Notre Dame Football: How Manti Te'o Can Take over the Heisman Race This Week

Kevin CoughlinCorrespondent INovember 21, 2012

Te'o exits the field for the last time at Notre Dame stadium.
Te'o exits the field for the last time at Notre Dame stadium.Jonathan Daniel/Getty Images

It has been the Notre Dame mantra all season: focus only on what you can control.

The result is an 11-0 record and undisputed control of the No. 1 spot in the BCS with just USC remaining on the schedule.

To get to this point, the Irish have relied on their top-ranked defense to keep games within reach for their developing offense led by Everett Golson, a red-shirt sophomore.

Captaining that defense has been senior linebacker Manti Te’o.

With 96 total tackles and six interceptions—second-most in the FBS—Te’o has been so good this season that it has been hard for voters to ignore him for Heisman candidacy.

Experts have cycled through a list of names—mostly quarterbacks and running backs—including Matt Barkley (USC), Braxton Miller (Ohio State), Kenjon Barner (Oregon), A.J. McCarron (Alabama), and Collin Klein (K-State).

However, Manti Te’o has yet to fall away or instill doubt the way Barkley, Miller, Barner, McCarron and Klein have. 

But, instead of rising in their place, Texas A&M’s freshman quarterback Johnny Manziel leads the pack, despite the fact that no freshman has ever won the award.

On Saturday, Notre Dame will renew their rivalry with the USC Trojans, with a trip to the BCS National Championship Game on the line. 

Trust that Manti Te’o and the Irish will be focused on that above all else, but a nice side effect for Te’o is that he is poised to have a big game that could help him leapfrog Manziel in the ratings.

Having been on the business end of a brutal sack against UCLA last week, Matt Barkley will be out against the Irish on Saturday. In his place is the untested freshman, Max Wittek.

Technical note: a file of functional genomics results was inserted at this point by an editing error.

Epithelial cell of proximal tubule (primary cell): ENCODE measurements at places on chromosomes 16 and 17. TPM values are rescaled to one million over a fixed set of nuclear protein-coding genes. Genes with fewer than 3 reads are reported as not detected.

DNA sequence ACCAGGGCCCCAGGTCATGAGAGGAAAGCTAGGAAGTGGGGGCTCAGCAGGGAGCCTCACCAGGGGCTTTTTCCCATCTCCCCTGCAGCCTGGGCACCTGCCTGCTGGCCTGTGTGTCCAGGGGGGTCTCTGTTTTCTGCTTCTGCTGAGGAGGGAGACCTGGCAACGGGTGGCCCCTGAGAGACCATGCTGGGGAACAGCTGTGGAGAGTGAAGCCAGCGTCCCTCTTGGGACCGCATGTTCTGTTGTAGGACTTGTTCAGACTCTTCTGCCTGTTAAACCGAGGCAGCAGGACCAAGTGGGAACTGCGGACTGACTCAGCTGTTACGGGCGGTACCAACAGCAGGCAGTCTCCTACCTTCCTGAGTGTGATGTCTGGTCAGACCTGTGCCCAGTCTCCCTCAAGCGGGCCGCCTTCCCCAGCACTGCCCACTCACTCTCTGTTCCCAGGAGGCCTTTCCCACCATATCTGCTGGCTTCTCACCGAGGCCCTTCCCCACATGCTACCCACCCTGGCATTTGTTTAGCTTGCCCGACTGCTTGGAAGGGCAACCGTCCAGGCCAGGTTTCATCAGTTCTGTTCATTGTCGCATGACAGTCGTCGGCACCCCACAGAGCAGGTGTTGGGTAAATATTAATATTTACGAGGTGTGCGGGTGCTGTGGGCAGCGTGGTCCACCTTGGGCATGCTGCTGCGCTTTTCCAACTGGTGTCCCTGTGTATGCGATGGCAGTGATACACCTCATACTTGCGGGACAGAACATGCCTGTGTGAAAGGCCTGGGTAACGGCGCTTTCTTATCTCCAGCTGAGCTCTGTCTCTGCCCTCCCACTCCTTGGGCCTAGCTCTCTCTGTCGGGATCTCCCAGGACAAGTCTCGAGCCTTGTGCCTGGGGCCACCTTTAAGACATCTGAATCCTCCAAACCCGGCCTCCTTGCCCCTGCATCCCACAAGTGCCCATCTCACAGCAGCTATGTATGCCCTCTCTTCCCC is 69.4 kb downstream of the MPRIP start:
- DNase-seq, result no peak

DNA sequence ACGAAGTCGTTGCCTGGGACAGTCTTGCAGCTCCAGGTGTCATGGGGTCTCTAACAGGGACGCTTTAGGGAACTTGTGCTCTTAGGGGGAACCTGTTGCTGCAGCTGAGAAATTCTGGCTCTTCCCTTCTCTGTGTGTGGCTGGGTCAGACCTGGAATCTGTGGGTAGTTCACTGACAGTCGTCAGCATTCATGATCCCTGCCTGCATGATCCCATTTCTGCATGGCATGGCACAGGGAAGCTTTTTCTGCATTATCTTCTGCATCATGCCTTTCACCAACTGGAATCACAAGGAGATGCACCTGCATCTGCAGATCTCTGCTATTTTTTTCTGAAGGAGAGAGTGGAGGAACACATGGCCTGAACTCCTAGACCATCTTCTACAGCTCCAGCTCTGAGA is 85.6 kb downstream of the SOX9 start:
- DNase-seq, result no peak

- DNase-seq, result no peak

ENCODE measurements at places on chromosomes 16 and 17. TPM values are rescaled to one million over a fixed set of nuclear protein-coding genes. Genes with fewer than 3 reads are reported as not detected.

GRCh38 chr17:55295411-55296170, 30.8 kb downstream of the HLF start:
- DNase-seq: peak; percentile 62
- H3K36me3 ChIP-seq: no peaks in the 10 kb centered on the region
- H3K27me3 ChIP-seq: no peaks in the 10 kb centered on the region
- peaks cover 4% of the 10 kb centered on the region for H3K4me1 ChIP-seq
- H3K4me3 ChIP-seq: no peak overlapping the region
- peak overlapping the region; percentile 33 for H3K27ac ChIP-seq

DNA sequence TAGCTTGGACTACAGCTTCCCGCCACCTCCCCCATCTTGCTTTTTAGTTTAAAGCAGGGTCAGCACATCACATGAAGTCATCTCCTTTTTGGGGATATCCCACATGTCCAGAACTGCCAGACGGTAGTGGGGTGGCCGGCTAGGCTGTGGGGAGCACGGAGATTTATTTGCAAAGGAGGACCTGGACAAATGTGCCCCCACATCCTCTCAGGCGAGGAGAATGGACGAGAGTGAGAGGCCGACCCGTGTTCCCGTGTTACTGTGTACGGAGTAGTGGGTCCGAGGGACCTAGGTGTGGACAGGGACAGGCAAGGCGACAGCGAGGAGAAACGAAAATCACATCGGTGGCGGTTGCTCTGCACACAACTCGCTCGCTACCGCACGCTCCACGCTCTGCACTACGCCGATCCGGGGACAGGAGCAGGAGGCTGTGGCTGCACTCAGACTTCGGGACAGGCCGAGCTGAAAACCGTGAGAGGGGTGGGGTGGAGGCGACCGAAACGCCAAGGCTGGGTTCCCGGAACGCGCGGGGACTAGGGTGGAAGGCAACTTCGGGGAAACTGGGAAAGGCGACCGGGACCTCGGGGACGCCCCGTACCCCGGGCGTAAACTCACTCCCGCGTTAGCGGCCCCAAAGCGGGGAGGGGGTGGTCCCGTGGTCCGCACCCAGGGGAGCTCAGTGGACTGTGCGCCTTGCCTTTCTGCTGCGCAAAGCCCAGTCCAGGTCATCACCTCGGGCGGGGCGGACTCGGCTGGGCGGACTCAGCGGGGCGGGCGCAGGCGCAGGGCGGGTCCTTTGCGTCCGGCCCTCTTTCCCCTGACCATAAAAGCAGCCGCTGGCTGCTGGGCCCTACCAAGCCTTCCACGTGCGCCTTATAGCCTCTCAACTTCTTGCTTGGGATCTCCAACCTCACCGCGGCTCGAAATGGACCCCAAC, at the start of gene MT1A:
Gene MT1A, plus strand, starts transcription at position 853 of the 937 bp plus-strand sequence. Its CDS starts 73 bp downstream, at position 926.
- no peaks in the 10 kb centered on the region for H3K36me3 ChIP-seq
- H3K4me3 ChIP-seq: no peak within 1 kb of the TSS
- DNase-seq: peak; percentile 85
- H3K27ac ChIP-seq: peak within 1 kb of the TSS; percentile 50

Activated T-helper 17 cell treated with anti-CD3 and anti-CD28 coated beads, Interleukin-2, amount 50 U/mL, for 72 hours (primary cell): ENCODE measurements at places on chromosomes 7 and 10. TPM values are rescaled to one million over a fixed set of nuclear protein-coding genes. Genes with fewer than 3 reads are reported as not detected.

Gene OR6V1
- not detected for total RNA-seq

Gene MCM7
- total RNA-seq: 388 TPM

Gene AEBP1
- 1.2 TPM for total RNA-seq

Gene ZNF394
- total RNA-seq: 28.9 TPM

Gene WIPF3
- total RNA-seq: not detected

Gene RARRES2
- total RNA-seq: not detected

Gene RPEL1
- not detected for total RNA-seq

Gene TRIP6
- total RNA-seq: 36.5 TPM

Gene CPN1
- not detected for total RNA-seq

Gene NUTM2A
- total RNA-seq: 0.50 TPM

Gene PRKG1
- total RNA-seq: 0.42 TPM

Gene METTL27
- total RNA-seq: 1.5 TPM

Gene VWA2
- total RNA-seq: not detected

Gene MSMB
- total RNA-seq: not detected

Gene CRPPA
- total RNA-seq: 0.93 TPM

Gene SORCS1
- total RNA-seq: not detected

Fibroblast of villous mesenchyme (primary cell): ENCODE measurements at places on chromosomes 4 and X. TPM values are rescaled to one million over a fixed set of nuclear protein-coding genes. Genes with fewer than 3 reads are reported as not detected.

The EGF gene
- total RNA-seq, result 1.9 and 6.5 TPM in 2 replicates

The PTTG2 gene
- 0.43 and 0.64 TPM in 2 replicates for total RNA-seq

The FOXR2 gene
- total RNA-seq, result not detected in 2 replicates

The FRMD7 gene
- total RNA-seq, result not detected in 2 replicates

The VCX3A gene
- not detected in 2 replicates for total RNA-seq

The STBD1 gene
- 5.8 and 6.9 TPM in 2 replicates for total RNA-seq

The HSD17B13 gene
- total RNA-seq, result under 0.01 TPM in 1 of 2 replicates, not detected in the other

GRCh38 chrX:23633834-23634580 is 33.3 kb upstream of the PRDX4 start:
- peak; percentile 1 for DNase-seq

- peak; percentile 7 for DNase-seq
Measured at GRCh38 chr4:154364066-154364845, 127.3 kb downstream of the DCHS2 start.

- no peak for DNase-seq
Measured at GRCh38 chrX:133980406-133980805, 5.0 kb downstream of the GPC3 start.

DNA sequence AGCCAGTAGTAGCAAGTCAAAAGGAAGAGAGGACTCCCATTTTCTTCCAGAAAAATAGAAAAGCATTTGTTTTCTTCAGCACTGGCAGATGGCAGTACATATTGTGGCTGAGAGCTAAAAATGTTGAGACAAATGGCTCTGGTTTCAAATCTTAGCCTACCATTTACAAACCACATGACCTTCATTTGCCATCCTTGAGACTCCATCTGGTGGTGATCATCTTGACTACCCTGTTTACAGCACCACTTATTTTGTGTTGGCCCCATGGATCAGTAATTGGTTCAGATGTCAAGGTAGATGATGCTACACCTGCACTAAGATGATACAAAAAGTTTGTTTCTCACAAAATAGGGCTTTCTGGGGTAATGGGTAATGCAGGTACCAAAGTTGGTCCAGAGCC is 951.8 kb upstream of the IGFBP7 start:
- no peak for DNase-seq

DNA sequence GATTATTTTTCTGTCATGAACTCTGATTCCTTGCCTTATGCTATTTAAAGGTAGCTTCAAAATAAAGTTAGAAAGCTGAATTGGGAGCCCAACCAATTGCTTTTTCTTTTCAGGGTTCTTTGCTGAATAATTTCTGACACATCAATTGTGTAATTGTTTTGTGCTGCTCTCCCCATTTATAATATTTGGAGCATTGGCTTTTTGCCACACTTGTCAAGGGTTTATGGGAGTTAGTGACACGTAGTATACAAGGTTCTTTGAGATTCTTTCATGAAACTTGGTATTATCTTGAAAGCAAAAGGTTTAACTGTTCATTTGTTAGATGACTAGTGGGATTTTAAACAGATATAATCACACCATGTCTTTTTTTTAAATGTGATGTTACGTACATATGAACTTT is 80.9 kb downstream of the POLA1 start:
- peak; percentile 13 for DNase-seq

Wittek will benefit from top receivers like Robert Woods and Marquise Lee—who is currently fourth in Heisman voting.  

Head coach Lane Kiffin has also given Wittek’s arm a vote of confidence

Notre Dame can take away the rush and force teams to the air, where they have allowed just 2,147 yards and six touchdowns this season.

There is also a mental edge that comes with a game of this magnitude.

Te’o has been as much a mental leader as a physical presence this season. It remains to be seen if Wittek has the mental fortitude to counter that—although he certainly has the swagger, guaranteeing a Trojan victory and fueling the Irish’ motivation.

Currently, Te’o is second in Heisman voting this week with three first-place votes to Manziel’s ten. Te’o also leads in second-place votes, with five. 

It is hard to make the argument for Te’o, because defensive impact is so difficult to quantify. Even above Te’o’s game-by-game stats on, a disclaimer indicates “Defensive statistics not considered official.”

College football thrives on a fine blend of statistics and emotions.  

Arbitrary arguments have been used to justify consideration for A.J. McCarron, even though he had less than 2300 yards and just 244 passing attempts.

Experts argued McCarron’s merit because he was the quarterback and leader of the then-top-ranked team in the nation.

Now, it is Manti Te’o who leads the top-ranked team in the nation.

If Manziel falters this week, particularly against a middle-of-the-road Mizzou defense, there should be no excuse not to see a rise in voting for Te’o. 

Still, the only way for Te’o to keep voters talking is to stay focused on what he can control.